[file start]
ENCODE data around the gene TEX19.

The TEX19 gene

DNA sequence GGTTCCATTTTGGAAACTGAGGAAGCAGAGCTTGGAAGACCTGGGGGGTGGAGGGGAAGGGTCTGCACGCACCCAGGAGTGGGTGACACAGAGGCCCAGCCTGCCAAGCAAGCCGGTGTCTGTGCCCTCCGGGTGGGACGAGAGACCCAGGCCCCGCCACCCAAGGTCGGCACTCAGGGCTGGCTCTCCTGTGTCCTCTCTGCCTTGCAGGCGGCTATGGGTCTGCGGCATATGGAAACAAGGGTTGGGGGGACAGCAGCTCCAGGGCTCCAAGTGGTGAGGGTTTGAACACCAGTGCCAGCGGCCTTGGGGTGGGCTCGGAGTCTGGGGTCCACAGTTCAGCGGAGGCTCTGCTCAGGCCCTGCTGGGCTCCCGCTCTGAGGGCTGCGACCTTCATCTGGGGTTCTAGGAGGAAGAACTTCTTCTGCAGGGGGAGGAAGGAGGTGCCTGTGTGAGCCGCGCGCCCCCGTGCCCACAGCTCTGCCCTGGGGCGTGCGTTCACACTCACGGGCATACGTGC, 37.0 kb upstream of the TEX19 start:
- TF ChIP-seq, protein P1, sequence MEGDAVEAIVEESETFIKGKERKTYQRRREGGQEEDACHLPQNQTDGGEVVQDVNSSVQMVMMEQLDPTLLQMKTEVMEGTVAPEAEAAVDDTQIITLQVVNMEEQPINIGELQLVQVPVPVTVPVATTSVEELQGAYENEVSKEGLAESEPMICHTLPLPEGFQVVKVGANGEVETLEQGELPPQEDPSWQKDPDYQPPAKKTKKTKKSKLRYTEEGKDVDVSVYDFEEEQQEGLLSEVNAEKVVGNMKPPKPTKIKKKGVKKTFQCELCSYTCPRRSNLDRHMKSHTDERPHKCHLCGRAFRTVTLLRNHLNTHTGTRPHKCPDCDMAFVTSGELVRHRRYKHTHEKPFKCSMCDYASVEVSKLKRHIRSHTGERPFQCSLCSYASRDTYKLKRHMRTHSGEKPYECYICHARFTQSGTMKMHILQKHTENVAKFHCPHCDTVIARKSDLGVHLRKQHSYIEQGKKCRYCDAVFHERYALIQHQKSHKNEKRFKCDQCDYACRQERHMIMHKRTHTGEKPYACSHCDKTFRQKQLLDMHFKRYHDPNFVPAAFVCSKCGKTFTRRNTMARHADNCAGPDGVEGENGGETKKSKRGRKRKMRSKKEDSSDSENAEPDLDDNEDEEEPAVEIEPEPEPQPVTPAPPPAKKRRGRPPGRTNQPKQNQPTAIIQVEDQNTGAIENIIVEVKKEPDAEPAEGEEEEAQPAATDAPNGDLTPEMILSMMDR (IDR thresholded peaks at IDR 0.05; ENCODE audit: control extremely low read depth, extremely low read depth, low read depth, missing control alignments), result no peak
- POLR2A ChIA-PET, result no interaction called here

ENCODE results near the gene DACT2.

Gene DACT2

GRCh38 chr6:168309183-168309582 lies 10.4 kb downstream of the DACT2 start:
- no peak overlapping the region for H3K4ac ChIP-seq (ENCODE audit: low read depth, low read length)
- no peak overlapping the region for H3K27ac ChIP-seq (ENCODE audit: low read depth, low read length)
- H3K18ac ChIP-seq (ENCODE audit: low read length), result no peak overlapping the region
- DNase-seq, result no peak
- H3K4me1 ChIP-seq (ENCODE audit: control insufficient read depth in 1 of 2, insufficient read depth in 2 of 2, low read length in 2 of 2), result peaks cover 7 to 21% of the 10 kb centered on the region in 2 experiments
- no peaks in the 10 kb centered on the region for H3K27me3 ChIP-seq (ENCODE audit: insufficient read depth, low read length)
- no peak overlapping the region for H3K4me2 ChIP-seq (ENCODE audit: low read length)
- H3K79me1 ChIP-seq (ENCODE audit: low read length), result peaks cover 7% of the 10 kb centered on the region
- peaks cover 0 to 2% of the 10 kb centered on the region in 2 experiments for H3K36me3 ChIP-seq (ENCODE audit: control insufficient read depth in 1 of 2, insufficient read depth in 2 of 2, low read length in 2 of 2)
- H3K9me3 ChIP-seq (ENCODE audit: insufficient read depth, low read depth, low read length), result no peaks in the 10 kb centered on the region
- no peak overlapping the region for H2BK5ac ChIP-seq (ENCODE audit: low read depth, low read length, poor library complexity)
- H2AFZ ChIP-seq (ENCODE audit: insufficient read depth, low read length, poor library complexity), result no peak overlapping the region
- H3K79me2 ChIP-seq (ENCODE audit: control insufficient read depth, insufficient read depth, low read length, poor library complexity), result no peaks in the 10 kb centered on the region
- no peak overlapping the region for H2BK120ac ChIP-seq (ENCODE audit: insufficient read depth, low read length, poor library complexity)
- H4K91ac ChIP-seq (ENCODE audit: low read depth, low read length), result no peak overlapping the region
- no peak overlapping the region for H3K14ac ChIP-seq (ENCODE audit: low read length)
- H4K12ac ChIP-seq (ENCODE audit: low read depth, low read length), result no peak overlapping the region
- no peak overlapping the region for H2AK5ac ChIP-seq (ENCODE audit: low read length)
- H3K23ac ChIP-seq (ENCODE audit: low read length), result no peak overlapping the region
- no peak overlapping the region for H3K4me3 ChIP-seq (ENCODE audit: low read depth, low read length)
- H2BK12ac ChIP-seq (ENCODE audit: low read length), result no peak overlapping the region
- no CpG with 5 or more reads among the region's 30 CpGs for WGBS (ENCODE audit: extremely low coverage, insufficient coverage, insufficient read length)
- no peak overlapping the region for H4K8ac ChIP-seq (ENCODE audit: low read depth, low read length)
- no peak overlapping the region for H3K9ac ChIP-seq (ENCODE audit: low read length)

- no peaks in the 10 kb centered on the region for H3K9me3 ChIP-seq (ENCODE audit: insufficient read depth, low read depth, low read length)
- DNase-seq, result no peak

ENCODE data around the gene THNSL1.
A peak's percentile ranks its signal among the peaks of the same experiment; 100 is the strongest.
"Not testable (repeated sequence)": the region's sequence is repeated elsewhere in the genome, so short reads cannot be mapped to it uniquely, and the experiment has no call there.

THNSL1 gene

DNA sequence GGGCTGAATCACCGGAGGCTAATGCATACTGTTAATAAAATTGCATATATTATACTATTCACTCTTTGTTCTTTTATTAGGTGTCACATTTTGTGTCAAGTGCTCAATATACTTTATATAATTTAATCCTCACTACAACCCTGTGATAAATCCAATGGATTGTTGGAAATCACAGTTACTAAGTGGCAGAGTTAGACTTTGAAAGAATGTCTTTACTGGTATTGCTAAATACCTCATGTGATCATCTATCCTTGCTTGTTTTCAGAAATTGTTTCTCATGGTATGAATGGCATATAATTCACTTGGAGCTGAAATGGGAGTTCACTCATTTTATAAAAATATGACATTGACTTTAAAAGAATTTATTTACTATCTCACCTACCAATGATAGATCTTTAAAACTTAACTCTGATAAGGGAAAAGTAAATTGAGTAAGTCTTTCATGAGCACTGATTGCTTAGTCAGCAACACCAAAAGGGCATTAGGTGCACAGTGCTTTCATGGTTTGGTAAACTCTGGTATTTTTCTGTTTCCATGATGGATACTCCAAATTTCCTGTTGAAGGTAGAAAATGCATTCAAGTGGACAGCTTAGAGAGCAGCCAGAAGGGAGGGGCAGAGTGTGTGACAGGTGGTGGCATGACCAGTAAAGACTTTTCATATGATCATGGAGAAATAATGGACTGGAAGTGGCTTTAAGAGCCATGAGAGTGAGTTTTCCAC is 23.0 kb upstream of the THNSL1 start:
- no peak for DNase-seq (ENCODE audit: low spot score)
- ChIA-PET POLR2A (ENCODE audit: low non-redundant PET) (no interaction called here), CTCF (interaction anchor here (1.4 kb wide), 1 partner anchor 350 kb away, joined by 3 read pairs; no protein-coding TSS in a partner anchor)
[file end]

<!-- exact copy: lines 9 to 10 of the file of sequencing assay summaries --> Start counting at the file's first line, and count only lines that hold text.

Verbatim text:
- no peak overlapping the region for H3K4ac ChIP-seq (ENCODE audit: low read depth, low read length)
- no peak overlapping the region for H3K27ac ChIP-seq (ENCODE audit: low read depth, low read length)